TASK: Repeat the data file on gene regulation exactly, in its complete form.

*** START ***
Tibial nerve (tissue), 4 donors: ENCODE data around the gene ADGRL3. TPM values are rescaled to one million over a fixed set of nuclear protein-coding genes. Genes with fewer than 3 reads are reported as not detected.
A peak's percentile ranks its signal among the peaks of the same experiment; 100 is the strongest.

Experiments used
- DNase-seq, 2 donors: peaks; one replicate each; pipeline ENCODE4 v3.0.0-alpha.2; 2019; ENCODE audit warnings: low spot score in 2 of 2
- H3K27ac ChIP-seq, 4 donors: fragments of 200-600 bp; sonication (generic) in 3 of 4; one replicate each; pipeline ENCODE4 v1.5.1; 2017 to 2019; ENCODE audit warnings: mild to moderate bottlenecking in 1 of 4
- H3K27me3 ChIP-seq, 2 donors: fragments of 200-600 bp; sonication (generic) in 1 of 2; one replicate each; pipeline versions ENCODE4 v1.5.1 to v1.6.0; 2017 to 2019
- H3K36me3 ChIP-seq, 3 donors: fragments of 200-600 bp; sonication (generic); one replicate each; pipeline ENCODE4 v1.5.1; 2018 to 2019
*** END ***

Tibial nerve (tissue), 4 donors: ENCODE data around the gene ADGRL3. TPM values are rescaled to one million over a fixed set of nuclear protein-coding genes. Genes with fewer than 3 reads are reported as not detected.
A peak's percentile ranks its signal among the peaks of the same experiment; 100 is the strongest.

Experiments used
- DNase-seq, 2 donors: peaks; one replicate each; pipeline ENCODE4 v3.0.0-alpha.2; 2019; ENCODE audit warnings: low spot score in 2 of 2
- H3K27ac ChIP-seq, 4 donors: fragments of 200-600 bp; sonication (generic) in 3 of 4; one replicate each; pipeline ENCODE4 v1.5.1; 2017 to 2019; ENCODE audit warnings: mild to moderate bottlenecking in 1 of 4
- H3K27me3 ChIP-seq, 2 donors: fragments of 200-600 bp; sonication (generic) in 1 of 2; one replicate each; pipeline versions ENCODE4 v1.5.1 to v1.6.0; 2017 to 2019
- H3K36me3 ChIP-seq, 3 donors: fragments of 200-600 bp; sonication (generic); one replicate each; pipeline ENCODE4 v1.5.1; 2018 to 2019